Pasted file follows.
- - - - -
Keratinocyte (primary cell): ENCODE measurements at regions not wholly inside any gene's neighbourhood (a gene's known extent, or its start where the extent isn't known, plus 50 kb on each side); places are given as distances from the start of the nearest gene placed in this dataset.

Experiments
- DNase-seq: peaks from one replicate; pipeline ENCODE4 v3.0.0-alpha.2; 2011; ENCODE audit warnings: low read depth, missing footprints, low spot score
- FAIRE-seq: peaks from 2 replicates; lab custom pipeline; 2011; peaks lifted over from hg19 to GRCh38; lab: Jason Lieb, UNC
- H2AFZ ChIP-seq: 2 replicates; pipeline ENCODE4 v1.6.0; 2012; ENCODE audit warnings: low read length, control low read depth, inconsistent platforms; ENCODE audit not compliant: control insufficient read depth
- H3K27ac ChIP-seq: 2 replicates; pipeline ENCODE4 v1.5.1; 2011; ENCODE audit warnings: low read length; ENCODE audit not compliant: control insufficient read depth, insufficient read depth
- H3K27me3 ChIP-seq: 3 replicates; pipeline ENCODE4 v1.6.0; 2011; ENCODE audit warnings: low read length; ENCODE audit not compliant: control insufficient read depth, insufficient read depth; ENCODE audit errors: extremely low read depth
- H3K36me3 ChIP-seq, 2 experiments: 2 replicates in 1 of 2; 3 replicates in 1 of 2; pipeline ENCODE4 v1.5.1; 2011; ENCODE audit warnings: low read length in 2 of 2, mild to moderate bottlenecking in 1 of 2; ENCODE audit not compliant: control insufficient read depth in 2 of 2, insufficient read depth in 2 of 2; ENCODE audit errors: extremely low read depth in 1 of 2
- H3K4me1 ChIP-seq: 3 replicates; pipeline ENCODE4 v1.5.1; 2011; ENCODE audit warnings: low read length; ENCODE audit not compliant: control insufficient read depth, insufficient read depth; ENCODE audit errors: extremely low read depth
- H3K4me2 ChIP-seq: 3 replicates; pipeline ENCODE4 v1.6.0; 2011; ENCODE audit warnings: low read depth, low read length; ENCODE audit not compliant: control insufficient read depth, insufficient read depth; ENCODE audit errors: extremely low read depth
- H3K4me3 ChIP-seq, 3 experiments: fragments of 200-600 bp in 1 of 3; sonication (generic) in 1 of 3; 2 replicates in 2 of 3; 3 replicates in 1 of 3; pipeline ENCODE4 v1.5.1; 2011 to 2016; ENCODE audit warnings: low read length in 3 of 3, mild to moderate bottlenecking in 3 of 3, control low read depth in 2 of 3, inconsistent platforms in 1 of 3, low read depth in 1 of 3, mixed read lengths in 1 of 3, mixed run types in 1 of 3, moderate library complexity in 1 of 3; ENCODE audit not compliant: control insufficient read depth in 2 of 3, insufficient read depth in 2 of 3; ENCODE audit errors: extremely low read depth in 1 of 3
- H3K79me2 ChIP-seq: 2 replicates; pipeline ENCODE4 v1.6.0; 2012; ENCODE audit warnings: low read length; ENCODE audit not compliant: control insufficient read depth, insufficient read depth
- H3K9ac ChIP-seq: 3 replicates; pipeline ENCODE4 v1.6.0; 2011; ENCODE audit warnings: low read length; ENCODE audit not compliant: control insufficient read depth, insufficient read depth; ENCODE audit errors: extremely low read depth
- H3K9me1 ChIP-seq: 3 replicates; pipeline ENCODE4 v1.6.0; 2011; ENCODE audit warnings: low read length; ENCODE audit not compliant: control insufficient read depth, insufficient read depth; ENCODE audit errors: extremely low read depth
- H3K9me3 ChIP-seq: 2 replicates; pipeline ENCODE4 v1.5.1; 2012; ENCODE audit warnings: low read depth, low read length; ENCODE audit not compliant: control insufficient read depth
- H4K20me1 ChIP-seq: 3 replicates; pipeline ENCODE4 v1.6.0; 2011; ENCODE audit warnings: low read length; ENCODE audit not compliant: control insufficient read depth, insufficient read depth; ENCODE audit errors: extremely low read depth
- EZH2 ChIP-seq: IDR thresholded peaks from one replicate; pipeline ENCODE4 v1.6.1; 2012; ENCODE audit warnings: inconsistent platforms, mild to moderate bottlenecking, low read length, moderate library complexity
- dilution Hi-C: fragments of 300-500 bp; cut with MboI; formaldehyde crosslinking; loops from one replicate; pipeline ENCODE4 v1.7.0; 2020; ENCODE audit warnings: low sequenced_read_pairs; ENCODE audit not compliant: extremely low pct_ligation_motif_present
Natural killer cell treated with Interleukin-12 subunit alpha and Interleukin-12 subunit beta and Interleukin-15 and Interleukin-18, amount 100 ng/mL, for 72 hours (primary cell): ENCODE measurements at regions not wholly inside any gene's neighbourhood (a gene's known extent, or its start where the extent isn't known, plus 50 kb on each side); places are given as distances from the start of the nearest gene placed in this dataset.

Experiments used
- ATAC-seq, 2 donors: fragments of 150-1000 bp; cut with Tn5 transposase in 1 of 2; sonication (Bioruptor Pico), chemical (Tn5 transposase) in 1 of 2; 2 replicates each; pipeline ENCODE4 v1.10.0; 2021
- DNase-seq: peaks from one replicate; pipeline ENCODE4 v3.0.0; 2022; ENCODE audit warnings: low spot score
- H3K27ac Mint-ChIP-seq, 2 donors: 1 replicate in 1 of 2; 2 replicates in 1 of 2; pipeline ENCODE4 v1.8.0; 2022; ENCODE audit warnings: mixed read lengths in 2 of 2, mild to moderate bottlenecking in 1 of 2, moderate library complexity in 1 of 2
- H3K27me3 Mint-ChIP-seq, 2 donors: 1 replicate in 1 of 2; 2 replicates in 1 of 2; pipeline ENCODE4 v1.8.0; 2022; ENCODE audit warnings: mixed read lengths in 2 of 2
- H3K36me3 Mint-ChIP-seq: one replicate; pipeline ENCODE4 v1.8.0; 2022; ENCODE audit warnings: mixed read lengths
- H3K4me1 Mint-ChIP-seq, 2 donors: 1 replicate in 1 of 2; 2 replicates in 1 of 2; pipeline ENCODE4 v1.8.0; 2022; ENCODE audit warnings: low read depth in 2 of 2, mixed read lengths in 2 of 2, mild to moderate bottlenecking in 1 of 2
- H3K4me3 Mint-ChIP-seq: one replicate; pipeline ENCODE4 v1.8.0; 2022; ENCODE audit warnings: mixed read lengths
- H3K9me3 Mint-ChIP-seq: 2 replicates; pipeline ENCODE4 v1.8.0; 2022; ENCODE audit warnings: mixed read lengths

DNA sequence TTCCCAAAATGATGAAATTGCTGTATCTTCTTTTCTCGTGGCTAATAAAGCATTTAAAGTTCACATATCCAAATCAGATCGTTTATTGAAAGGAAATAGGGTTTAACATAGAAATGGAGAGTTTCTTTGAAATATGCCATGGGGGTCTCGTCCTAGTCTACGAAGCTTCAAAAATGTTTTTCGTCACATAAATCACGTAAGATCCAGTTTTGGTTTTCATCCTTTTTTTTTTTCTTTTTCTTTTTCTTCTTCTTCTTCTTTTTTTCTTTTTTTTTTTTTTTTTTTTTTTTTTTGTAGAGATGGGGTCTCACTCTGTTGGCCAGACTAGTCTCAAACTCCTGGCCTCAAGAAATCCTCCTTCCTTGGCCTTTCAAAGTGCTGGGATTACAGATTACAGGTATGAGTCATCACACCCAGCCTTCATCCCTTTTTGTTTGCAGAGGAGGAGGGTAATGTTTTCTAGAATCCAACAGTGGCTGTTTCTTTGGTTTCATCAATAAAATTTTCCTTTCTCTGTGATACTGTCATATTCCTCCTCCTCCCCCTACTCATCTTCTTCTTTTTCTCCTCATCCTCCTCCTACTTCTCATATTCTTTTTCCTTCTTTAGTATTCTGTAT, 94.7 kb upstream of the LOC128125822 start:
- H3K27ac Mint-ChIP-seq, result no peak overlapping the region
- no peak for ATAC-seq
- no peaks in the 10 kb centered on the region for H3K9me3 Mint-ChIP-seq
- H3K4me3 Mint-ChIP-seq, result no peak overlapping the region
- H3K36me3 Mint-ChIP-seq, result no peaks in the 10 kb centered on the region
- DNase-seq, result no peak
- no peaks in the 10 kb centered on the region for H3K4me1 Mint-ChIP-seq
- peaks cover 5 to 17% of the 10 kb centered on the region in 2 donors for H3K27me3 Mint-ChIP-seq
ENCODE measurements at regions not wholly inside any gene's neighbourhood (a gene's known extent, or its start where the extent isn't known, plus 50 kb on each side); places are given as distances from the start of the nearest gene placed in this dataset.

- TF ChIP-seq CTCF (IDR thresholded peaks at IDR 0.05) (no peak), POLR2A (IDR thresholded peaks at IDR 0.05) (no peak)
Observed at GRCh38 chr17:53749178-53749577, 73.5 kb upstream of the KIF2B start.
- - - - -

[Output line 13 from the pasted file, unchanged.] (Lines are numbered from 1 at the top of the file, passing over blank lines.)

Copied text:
- H3K9ac ChIP-seq: 3 replicates; pipeline ENCODE4 v1.6.0; 2011; ENCODE audit warnings: low read length; ENCODE audit not compliant: control insufficient read depth, insufficient read depth; ENCODE audit errors: extremely low read depth